Proust's Overcoat: The True Story of One Man's Passion for All Things Proust by Lorenza Foschini
My rating: 4 of 5 stars
”At the ball, Marcel Proust sat down in front of me on a little gilded chair, as if coming out of a dream, with his fur-lined cloak, his face full of sadness, and his night-seeing eyes.”--Marthe Bibesco
Jacques Guérin was a man of elegance and charm. He made a fortune from the perfume business, showing a savvy mind for marketing, for anticipating shifting market trends, and for outmaneuvering his competitors to gain market share. He was a very successful person if we are weighing people on a capitalist scale.
Being a perfume baron didn’t make him interesting to me, not in the least. Now Guérin the collector of rare books, manuscripts, and fine things, that was a man I found to be fascinating. Guérin was a Proust fanatic, but he also appreciated and supported other writers. In fact, he gave Jean Genet safe haven on more than one occasion when he was down on his luck or just emerging from prison. I loved the way Genet described his friend and benefactor.
”There is no better way to express my gratitude than by proclaiming the joy I feel in knowing a reader for whom fetishism is a religion.”
Guérin had met Proust’s brother, Dr. Robert Proust. The meeting did not go well. It was only after Robert died that Guérin found himself caught up in a desperate struggle between the widow and the remaining possessions of the great Marcel Proust. She despised her connection with a man who was unabashadely homosexual, wrote such extravagantly embarrasing books, and showed such disregard for the bourgeois way of life. Mrs. Robert Proust wanted to destroy or sell everything in her possession that had once belonged to Marcel. Backyard bonfires destroyed numerous notebooks and letters. Inscriptions were ripped from books. It was enough to bring anyone who loved literature to their knees. A malicious assault like this on the ephemera of a writer denied all of us those glimpses of the man behind the words.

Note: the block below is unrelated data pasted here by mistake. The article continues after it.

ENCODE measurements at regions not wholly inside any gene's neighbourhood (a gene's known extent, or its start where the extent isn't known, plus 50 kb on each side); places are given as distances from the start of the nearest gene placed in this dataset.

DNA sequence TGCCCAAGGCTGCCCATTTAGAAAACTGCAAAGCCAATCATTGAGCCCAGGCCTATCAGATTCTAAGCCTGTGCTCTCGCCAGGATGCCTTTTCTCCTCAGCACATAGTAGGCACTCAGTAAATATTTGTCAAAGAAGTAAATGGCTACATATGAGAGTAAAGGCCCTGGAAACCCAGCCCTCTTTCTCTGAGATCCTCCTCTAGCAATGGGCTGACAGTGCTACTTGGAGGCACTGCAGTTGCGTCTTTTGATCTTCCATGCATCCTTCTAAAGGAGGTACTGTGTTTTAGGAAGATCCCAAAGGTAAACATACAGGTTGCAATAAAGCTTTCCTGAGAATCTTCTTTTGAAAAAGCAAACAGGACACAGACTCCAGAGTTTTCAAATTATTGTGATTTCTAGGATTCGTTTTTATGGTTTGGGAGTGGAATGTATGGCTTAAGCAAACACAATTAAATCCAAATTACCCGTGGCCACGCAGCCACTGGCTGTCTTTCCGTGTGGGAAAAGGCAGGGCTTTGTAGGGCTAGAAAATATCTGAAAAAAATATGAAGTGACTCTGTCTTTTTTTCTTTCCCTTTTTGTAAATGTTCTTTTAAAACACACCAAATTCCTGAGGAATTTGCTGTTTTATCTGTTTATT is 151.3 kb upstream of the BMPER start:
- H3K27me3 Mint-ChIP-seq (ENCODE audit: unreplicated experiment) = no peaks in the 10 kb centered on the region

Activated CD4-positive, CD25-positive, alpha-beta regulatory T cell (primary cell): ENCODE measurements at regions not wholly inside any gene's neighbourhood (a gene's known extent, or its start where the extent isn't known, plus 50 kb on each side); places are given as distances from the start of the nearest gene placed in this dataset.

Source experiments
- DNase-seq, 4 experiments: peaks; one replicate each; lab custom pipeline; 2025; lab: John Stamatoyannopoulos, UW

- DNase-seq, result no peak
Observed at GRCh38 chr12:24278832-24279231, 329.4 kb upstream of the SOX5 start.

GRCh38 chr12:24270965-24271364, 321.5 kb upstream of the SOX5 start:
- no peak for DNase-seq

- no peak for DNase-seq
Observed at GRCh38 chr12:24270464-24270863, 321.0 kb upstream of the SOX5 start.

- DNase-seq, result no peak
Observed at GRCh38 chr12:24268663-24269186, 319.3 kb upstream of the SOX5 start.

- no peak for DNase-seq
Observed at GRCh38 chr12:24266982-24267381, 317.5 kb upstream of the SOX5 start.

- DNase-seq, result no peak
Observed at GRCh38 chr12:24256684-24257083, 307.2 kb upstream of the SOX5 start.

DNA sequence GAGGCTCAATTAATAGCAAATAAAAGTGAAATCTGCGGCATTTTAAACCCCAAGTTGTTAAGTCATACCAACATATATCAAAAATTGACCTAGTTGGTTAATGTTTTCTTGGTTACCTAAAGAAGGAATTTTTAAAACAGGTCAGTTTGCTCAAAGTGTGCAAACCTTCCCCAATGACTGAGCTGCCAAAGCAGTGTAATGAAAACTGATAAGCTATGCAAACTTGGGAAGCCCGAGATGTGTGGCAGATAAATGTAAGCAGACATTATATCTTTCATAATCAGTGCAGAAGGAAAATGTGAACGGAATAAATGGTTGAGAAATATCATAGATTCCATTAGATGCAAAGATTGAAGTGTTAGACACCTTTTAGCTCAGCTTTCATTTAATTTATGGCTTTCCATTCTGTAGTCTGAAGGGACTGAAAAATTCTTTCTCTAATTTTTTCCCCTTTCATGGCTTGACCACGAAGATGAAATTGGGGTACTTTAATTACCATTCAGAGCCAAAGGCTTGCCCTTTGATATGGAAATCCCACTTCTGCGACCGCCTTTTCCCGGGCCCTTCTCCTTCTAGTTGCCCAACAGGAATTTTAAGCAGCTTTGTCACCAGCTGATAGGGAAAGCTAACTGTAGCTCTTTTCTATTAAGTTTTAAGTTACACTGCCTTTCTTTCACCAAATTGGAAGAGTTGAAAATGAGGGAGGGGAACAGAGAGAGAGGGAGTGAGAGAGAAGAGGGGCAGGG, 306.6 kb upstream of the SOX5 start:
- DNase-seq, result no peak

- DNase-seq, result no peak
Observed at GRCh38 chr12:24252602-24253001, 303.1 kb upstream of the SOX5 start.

Guérin was determined, through begging and with satchels full of cash, to save what he could. It was interesting how vehement stances might be based on moral issues, but that money almost always softened the fervancy of the need for punishment/destruction.
The author Lorenza Foschini was not only telling us the story of Guérin, the foremost Proust collector, but also of her own search for Proust’s fur lined overcoat. ”If I try to imagine Proust. I close my eyes and see him covered in his dark coat, as he was so often described by those who knew him. Reading In Search of Lost Time, I can only visualize the Narrator swaddled in his otter-lined overcoat.” Proust was sickly and spent most of his time in bed, writing, writing, and writing some more. He was determined to capture all his memories in exquisite detail before the Grim Reaper, who had been resting a chin on his shoulder his entire life, could finally collect his soul.
This was about a collector, a fur lined overcoat, and a writer who died with very few possessions, but who left us with a treasure trove of his wonderfully composed thoughts.
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